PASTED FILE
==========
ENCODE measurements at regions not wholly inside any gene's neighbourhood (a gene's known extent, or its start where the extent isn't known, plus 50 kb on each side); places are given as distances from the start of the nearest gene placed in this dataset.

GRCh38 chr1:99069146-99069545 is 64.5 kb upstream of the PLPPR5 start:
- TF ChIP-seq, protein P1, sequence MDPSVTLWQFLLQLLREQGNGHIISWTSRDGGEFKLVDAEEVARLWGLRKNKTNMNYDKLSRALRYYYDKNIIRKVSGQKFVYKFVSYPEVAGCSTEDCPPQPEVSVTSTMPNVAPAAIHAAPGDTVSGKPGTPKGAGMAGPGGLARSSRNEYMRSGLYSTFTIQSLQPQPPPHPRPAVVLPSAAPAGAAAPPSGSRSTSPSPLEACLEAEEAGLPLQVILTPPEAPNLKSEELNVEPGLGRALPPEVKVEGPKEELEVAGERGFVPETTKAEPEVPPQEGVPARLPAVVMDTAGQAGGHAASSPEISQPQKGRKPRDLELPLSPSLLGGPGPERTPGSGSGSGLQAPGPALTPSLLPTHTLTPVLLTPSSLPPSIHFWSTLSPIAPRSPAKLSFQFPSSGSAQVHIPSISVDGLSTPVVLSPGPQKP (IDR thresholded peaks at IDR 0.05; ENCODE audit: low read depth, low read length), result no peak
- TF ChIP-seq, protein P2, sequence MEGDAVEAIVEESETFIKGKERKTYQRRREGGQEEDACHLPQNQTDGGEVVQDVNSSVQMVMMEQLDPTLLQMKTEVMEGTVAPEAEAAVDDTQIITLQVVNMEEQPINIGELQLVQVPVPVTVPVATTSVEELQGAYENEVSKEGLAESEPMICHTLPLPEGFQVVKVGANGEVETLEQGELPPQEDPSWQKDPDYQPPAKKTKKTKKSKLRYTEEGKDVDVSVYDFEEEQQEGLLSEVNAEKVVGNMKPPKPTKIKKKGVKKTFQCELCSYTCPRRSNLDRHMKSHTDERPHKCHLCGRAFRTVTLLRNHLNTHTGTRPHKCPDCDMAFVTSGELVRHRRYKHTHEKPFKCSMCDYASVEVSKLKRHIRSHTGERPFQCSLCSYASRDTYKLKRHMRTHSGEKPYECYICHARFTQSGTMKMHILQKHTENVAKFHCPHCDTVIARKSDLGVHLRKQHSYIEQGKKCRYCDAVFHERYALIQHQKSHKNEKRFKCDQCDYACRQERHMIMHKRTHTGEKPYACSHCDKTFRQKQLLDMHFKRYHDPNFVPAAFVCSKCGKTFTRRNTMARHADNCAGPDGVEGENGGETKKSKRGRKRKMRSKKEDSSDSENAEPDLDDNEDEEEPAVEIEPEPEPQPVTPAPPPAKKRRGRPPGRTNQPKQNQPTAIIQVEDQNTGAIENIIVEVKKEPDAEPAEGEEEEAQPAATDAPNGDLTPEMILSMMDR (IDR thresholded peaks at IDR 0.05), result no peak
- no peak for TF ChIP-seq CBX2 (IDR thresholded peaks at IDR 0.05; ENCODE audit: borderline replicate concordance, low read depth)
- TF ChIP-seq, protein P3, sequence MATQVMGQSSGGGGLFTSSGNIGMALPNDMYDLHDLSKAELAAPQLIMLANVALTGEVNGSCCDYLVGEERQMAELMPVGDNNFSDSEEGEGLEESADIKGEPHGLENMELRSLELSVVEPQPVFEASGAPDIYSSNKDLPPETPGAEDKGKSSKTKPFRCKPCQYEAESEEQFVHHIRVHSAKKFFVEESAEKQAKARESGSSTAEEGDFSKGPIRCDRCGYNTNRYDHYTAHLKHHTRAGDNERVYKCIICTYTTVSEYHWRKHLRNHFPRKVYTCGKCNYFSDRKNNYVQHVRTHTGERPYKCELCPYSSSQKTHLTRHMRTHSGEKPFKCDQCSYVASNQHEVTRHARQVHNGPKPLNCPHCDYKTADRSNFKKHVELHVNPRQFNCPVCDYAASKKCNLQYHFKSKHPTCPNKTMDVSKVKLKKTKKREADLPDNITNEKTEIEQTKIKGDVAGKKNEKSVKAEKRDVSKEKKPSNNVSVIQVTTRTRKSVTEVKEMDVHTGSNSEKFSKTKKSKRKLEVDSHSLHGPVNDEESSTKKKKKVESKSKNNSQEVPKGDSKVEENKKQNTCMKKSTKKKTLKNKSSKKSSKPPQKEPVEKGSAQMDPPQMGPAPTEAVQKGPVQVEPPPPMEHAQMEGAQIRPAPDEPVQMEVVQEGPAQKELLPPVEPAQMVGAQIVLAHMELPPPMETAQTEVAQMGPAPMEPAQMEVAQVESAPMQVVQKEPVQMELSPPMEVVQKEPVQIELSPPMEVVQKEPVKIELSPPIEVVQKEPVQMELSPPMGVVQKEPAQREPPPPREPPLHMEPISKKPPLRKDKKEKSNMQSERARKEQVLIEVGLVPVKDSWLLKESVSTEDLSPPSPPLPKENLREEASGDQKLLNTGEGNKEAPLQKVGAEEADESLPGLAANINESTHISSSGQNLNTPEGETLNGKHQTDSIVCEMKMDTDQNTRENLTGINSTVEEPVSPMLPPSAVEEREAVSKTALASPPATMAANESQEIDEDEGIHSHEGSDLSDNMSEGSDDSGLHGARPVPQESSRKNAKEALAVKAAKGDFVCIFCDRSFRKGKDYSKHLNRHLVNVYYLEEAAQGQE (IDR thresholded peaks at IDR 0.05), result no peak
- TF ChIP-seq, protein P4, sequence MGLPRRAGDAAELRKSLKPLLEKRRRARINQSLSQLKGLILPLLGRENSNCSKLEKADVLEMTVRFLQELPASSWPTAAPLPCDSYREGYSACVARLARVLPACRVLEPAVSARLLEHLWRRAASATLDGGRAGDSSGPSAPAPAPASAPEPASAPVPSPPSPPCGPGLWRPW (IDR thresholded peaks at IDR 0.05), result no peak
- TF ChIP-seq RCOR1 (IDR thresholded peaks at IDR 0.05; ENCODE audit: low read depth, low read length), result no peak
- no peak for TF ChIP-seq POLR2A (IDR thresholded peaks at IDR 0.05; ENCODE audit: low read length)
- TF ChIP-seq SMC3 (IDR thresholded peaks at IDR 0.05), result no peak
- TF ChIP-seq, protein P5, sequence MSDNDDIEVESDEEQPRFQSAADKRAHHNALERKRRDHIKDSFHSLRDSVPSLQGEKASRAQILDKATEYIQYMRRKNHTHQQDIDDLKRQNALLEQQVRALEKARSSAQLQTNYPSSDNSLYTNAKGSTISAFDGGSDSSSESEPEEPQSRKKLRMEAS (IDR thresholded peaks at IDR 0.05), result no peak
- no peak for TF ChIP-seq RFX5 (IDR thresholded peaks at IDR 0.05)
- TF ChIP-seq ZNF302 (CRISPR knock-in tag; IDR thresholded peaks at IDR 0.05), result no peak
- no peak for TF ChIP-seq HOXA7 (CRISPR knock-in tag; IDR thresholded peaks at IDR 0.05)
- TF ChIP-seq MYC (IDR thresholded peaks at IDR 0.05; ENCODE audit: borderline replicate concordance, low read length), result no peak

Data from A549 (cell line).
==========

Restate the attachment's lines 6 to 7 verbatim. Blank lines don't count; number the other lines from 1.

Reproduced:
- TF ChIP-seq, protein P3, sequence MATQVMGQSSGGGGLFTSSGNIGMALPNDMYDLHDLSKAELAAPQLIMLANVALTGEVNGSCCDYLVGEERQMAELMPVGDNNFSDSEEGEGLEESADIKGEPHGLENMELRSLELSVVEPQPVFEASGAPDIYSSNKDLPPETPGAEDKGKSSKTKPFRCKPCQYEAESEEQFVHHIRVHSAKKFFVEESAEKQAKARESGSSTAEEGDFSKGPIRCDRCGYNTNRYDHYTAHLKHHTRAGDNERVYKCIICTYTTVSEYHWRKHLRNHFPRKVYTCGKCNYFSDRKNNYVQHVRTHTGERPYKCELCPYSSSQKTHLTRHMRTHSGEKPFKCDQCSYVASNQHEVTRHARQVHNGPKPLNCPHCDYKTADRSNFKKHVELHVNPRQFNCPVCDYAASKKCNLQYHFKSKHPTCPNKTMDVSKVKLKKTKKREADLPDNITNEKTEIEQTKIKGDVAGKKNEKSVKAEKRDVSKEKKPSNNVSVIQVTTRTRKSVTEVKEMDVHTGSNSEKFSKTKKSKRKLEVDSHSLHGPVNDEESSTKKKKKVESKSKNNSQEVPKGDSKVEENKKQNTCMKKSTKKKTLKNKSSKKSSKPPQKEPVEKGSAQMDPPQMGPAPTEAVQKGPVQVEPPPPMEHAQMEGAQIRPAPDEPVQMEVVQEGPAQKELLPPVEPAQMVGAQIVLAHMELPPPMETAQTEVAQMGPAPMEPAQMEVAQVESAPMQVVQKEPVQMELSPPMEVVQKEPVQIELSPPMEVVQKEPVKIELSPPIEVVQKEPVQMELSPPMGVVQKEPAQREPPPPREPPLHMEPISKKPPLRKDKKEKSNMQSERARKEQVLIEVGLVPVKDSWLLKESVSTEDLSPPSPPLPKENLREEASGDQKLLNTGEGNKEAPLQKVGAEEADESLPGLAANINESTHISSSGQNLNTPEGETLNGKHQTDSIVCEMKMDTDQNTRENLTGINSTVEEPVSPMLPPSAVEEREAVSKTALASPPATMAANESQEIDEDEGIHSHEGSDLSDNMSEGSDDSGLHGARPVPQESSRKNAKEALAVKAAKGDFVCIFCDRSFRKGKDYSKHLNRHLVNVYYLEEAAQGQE (IDR thresholded peaks at IDR 0.05), result no peak
- TF ChIP-seq, protein P4, sequence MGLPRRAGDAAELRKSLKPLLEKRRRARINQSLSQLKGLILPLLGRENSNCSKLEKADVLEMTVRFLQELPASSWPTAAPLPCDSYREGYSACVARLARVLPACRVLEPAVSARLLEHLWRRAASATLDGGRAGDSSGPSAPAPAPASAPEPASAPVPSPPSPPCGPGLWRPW (IDR thresholded peaks at IDR 0.05), result no peak